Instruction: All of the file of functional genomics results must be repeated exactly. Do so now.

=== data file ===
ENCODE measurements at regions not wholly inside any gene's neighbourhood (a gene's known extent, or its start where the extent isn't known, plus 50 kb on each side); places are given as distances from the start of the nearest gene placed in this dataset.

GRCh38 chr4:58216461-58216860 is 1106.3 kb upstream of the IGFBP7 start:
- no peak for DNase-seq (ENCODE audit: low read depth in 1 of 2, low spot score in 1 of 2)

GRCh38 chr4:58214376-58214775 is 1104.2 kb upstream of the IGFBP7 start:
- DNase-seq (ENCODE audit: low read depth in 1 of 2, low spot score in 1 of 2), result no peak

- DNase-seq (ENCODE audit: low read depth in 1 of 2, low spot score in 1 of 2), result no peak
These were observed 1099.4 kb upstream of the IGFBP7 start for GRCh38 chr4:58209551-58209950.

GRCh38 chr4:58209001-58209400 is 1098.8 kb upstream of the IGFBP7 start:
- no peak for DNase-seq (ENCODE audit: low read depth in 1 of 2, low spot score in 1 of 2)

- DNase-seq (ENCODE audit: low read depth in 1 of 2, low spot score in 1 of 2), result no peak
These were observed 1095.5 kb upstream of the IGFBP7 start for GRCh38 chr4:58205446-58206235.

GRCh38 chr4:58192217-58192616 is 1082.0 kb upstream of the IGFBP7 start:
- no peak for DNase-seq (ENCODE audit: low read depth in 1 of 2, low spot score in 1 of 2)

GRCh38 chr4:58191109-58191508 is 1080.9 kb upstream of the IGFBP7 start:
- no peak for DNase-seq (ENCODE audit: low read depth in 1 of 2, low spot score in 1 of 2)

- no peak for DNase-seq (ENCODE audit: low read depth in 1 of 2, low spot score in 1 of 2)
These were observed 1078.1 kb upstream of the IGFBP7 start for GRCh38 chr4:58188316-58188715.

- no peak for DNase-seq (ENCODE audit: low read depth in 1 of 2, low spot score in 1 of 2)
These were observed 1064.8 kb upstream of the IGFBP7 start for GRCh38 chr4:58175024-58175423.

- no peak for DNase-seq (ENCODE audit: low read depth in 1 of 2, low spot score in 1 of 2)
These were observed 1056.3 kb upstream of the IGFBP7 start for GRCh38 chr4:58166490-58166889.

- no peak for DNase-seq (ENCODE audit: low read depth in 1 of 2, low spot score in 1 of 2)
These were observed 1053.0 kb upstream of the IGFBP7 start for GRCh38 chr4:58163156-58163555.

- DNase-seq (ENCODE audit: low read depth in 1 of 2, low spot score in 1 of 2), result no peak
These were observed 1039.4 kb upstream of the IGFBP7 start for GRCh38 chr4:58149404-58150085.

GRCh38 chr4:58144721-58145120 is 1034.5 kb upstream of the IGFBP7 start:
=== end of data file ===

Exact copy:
ENCODE measurements at regions not wholly inside any gene's neighbourhood (a gene's known extent, or its start where the extent isn't known, plus 50 kb on each side); places are given as distances from the start of the nearest gene placed in this dataset.

GRCh38 chr4:58216461-58216860 is 1106.3 kb upstream of the IGFBP7 start:
- no peak for DNase-seq (ENCODE audit: low read depth in 1 of 2, low spot score in 1 of 2)

GRCh38 chr4:58214376-58214775 is 1104.2 kb upstream of the IGFBP7 start:
- DNase-seq (ENCODE audit: low read depth in 1 of 2, low spot score in 1 of 2), result no peak

- DNase-seq (ENCODE audit: low read depth in 1 of 2, low spot score in 1 of 2), result no peak
These were observed 1099.4 kb upstream of the IGFBP7 start for GRCh38 chr4:58209551-58209950.

GRCh38 chr4:58209001-58209400 is 1098.8 kb upstream of the IGFBP7 start:
- no peak for DNase-seq (ENCODE audit: low read depth in 1 of 2, low spot score in 1 of 2)

- DNase-seq (ENCODE audit: low read depth in 1 of 2, low spot score in 1 of 2), result no peak
These were observed 1095.5 kb upstream of the IGFBP7 start for GRCh38 chr4:58205446-58206235.

GRCh38 chr4:58192217-58192616 is 1082.0 kb upstream of the IGFBP7 start:
- no peak for DNase-seq (ENCODE audit: low read depth in 1 of 2, low spot score in 1 of 2)

GRCh38 chr4:58191109-58191508 is 1080.9 kb upstream of the IGFBP7 start:
- no peak for DNase-seq (ENCODE audit: low read depth in 1 of 2, low spot score in 1 of 2)

- no peak for DNase-seq (ENCODE audit: low read depth in 1 of 2, low spot score in 1 of 2)
These were observed 1078.1 kb upstream of the IGFBP7 start for GRCh38 chr4:58188316-58188715.

- no peak for DNase-seq (ENCODE audit: low read depth in 1 of 2, low spot score in 1 of 2)
These were observed 1064.8 kb upstream of the IGFBP7 start for GRCh38 chr4:58175024-58175423.

- no peak for DNase-seq (ENCODE audit: low read depth in 1 of 2, low spot score in 1 of 2)
These were observed 1056.3 kb upstream of the IGFBP7 start for GRCh38 chr4:58166490-58166889.

- no peak for DNase-seq (ENCODE audit: low read depth in 1 of 2, low spot score in 1 of 2)
These were observed 1053.0 kb upstream of the IGFBP7 start for GRCh38 chr4:58163156-58163555.

- DNase-seq (ENCODE audit: low read depth in 1 of 2, low spot score in 1 of 2), result no peak
These were observed 1039.4 kb upstream of the IGFBP7 start for GRCh38 chr4:58149404-58150085.

GRCh38 chr4:58144721-58145120 is 1034.5 kb upstream of the IGFBP7 start: